Today’s Deeply Betrayed Yet Truly Morbid Fact!
In May, 1925, a twenty-one-year-old White Plains, New York woman had been rushed to the hospital after eating a fig from a box that her grandmother had sent her as a gift. The sick girl had been carried into treatment still clutching the box of fruit.
Doctors recognized signs of an acute poisoning – the skin of her mouth was corroded, and she was vomiting blood. The hospital sent the figs directly to the medical examiner’s office. The next day New York toxicologist Alexander Gettler reported that he’d found a silvery-white powder rubbed into the fruit. The figs were loaded with mercury bichloride.
Detectives discovered that the grandmother had quarreled with the young woman’s parents over money. The daughter had supported her parents and refused to visit her grandmother again; her six-year-old brother had continued to visit. The older woman evidently regarded her granddaughter’s behavior as a deep betrayal. She had bought the figs, laced a basketful with mercury bichloride, and given it to the boy, telling him it was a gift for his sister and “not to eat any himself.”
When detectives came to arrest the grandmother, she’d been waiting for them. “All right” was all she said, as she gathered up her handbag and hat. She was lucky, they told her – the girl would recover, and the charge would be only attempted murder. She didn’t answer them.
Culled from: The Poisoner’s Handbook
Garretdom: Frothing For No Reason Edition
December 12, 1886
A PUZZLE FOR SCIENTISTS.
A Man and Boy who Bark and Bite Without Any Apparent Cause.
CHICAGO, Dec. 12.–About two weeks ago Harry Gibson, a hotel bell-boy, was taken to the insane department of the county jail suffering from a malady which seemed at times to resemble hydrophobia. It cannot be ascertained that young Gibson was ever bitten by a dog, either rabid or otherwise, yet he snapped his teeth and growled at people, frothed at the mouth, and in every way gave evidence of suffering from rabies. It was at first supposed that his malady was brought on from a serious injury he received from falling and striking his head on an iron staircase. A new and mysterious phase of the case has developed, and is worrying the physicians. Before Gibson’s removal to the jail he was cared for at the hotel, and a porter named John Heilland was detailed to watch him. He would argue with the attendant in a most rational manner, saying there was no necessity for his being watched, but the moment the attendant turned his back Gibson would leap upon him and endeavor to bite him.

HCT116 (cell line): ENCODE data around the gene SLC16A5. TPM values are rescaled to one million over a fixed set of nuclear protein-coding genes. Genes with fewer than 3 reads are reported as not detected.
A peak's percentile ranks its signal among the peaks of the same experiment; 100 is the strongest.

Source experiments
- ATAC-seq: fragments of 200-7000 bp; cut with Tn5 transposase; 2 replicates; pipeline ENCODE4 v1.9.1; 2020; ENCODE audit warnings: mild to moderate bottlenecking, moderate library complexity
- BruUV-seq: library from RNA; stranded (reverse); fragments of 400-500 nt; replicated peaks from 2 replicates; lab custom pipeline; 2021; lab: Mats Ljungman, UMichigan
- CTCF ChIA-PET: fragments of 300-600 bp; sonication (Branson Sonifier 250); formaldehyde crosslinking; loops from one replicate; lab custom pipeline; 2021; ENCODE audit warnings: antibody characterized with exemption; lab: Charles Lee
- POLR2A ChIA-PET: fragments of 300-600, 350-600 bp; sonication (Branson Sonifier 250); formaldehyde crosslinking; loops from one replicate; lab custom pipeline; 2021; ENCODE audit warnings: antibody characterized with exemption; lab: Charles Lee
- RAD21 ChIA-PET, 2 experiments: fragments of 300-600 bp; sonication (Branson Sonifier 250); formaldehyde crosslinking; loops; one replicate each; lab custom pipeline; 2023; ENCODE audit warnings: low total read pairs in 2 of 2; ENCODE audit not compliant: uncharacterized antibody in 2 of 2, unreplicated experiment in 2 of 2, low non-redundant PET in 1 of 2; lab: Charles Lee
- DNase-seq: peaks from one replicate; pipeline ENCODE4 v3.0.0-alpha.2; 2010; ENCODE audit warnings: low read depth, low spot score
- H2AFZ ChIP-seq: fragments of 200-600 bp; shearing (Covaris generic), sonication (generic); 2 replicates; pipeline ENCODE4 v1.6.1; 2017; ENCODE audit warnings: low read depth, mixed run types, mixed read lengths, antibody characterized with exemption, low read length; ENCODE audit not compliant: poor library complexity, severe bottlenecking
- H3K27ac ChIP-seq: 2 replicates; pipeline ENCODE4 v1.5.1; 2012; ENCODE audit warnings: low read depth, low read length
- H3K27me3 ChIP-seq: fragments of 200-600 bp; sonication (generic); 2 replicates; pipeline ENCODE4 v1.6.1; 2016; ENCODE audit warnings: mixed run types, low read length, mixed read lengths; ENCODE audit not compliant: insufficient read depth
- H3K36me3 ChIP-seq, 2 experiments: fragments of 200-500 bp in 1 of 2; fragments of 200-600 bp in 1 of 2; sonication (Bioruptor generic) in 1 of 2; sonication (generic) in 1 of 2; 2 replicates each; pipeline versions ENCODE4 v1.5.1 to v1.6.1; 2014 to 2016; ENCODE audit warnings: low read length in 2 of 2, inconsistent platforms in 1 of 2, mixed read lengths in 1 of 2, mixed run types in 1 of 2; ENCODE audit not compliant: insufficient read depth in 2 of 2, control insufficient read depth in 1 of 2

After Gibson’s removal Heilland was relieved from the duty of caring for the patient. He went to his room, and spent the next forenoon in sleep. When he went to work he complained to his fellow-porters of feeling ill, but thought nothing serious of it. The day following, however, he was attacked with the same symptoms manifested by young Gibson, and became violently mad and unmanageable. He frothed at the mouth and acted like a person having hydrophobia, though at times he was perfectly rational. He declares he was not bitten by Gibson, and had not been bitten by a dog. The attacks recur at regular intervals each day. The cases will be thoroughly investigated.
From the Collection of The Comtesse DeSpair
The 1886 Morbid Scrapbook
I tried finding a follow-up article about this case but couldn’t. If anyone out there can track this one down to find out that they probably both died of rabies, I will send you a special morbid gift.